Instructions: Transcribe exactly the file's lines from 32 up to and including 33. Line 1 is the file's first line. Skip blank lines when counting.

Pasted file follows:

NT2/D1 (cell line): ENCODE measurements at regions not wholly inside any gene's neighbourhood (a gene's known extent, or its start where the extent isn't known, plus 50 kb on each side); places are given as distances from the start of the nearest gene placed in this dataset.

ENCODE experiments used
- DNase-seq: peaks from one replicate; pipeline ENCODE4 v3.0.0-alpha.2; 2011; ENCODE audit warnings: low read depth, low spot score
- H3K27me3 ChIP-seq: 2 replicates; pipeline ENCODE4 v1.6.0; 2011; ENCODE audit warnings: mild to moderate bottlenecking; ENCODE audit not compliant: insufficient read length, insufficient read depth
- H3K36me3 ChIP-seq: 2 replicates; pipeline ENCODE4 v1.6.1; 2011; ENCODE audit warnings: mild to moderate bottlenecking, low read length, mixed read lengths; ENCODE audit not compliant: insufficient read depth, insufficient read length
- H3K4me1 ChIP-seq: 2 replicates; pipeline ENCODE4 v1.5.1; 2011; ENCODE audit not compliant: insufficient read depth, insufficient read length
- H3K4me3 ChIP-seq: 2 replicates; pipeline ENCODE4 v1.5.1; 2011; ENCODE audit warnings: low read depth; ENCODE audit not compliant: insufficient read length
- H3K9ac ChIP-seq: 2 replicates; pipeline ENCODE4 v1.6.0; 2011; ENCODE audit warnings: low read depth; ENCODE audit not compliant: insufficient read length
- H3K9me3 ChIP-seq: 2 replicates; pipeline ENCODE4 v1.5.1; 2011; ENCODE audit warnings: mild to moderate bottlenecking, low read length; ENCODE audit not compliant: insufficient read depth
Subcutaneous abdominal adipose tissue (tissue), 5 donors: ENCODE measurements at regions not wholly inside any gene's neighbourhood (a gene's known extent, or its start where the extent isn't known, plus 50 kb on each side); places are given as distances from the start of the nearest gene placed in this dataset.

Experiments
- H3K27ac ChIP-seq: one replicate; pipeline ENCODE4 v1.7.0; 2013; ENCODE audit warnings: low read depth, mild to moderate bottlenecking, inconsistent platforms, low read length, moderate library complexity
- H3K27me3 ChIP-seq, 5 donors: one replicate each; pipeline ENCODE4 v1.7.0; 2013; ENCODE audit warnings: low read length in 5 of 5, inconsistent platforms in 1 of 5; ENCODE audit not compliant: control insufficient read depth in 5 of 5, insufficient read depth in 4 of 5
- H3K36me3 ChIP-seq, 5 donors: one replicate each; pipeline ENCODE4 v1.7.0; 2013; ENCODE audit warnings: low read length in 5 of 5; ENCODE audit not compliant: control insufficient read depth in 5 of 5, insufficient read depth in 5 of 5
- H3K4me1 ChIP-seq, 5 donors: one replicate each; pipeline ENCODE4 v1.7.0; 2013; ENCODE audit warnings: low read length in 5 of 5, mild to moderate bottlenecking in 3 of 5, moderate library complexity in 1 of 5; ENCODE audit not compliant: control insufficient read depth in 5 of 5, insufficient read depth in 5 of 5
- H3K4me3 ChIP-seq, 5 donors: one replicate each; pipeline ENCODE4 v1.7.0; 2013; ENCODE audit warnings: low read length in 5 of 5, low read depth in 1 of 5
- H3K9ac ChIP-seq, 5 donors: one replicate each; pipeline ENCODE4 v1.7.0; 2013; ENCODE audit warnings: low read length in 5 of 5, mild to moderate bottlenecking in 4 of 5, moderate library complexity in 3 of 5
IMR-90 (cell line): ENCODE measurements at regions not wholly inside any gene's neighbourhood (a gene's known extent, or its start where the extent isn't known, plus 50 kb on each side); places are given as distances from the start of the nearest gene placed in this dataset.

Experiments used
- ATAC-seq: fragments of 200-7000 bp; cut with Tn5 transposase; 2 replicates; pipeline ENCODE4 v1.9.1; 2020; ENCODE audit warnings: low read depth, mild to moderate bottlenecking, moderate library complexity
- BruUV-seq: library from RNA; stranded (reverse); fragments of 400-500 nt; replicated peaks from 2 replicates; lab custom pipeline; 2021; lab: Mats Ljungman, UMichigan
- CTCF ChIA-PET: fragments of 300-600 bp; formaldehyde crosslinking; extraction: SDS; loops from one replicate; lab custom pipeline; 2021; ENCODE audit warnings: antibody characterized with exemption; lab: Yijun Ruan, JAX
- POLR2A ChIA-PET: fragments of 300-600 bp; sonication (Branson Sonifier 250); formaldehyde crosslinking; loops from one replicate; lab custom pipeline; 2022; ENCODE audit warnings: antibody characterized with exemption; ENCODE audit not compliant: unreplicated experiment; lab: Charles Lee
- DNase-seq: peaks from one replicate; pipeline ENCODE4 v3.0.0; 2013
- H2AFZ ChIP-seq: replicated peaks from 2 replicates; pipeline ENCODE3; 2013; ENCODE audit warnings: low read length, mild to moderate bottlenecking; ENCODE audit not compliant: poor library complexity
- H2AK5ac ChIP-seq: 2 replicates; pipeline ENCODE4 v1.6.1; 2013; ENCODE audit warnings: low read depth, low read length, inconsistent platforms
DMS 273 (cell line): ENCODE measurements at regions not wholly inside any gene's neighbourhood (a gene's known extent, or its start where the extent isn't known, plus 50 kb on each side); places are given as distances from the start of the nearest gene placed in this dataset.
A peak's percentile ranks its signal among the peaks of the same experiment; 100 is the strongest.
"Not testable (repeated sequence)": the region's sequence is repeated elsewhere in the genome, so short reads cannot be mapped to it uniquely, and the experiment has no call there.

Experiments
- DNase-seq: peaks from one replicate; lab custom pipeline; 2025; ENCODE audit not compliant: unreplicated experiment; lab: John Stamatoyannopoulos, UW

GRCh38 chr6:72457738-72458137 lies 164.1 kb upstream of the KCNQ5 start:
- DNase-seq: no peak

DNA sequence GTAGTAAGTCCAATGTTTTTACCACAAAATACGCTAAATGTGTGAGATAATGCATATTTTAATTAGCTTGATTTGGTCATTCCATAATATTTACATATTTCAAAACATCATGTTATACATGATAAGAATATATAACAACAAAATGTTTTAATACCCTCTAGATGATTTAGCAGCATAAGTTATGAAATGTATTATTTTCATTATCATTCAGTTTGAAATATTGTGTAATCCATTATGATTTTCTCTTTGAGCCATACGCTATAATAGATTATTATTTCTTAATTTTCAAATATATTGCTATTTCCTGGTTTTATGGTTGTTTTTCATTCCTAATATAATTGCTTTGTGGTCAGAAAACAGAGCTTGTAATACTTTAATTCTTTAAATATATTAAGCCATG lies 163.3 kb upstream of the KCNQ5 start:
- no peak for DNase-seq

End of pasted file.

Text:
GRCh38 chr6:72457738-72458137 lies 164.1 kb upstream of the KCNQ5 start:
- DNase-seq: no peak